ASUS P8Z68-V PRO: Overview

This board from ASUS is a great all-round performer, compared to the P67 boards we have reviewed—space for tri-GPU setups, six fan headers with good OS fan controls, eight SATA ports, six with RAID 0/1/5/10, Intel gigabit Ethernet and it performs well in our benchmark suite. The goods bundled in the box aren't the best we've seen, especially for an expected retail price of $210. But this is a Z68 board—the seemingly logical progression Intel have taken to combine the best bits of P67 and H67, in terms of overclocking. It's thanks to software solutions such as LUCIDLOGIX's Virtu that we can harness both the integrated GPU and discrete GPUs for different work loads—I detail my experiences with Virtu in this review.

ASUS P8Z68-V PRO: Visual Inspection

A quick look at the P8Z67-V PRO board and you might be joining me in thinking it looks almost identical to the P8P67 PRO motherboard. The blue, black and grey livery is still here, with those blue wavy heatsinks covering up the 12 phase CPU and 4 phase iGPU power delivery—unlike other boards, these aren't joined by a heatpipe, and the larger heatsink has a pretty substantial plate connecting the ends on the back of the board.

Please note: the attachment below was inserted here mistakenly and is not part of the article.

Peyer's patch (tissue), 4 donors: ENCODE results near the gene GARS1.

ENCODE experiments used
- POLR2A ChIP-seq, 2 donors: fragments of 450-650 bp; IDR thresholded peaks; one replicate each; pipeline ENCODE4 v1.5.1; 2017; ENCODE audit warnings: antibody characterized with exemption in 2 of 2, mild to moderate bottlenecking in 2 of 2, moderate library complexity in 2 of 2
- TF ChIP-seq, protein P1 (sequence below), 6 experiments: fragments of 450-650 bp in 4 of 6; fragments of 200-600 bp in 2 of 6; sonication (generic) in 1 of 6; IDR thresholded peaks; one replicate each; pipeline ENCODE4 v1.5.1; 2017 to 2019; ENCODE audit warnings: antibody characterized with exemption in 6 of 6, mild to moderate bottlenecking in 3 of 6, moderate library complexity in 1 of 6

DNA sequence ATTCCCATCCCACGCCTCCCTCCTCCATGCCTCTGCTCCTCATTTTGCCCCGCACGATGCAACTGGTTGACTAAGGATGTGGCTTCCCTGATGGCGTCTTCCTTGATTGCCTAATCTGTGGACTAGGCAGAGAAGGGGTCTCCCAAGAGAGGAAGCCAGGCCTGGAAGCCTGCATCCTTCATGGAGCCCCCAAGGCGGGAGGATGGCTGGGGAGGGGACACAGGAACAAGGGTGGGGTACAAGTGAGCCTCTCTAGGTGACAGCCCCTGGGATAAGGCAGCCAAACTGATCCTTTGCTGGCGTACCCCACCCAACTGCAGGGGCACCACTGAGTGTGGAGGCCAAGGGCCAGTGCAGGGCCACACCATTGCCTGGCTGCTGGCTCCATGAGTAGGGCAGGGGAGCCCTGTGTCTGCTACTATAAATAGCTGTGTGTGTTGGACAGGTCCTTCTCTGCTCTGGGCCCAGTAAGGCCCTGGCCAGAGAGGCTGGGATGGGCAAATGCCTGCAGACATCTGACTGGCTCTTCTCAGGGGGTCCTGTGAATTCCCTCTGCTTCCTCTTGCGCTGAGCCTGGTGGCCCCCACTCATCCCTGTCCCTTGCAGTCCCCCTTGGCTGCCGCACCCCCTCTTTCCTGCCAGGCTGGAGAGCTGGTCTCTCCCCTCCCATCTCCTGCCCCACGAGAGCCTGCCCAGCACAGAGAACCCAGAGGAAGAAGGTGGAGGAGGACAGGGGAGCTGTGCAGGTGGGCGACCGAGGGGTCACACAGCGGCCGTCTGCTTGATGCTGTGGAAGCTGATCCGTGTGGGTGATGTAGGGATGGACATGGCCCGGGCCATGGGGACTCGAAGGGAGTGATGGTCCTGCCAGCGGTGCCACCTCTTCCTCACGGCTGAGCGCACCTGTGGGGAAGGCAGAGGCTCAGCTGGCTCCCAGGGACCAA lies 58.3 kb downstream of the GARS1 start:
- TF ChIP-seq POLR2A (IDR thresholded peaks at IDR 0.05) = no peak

Around the socket itself, there is one 4-pin chassis fan header near the PCIe 1x, one PWR 3-pin near the 12V CPU power connector, and two CPU fan headers (one 4-pin, one 3-pin) to the top right, which should cover any all-in-one cooling solution with a dual fan and water pump arrangement. Unlike some other Cougar Point motherboards, ASUS have located the PCH to below the DIMM slots, under a large flat heatsink which gets quite warm to touch under normal operation.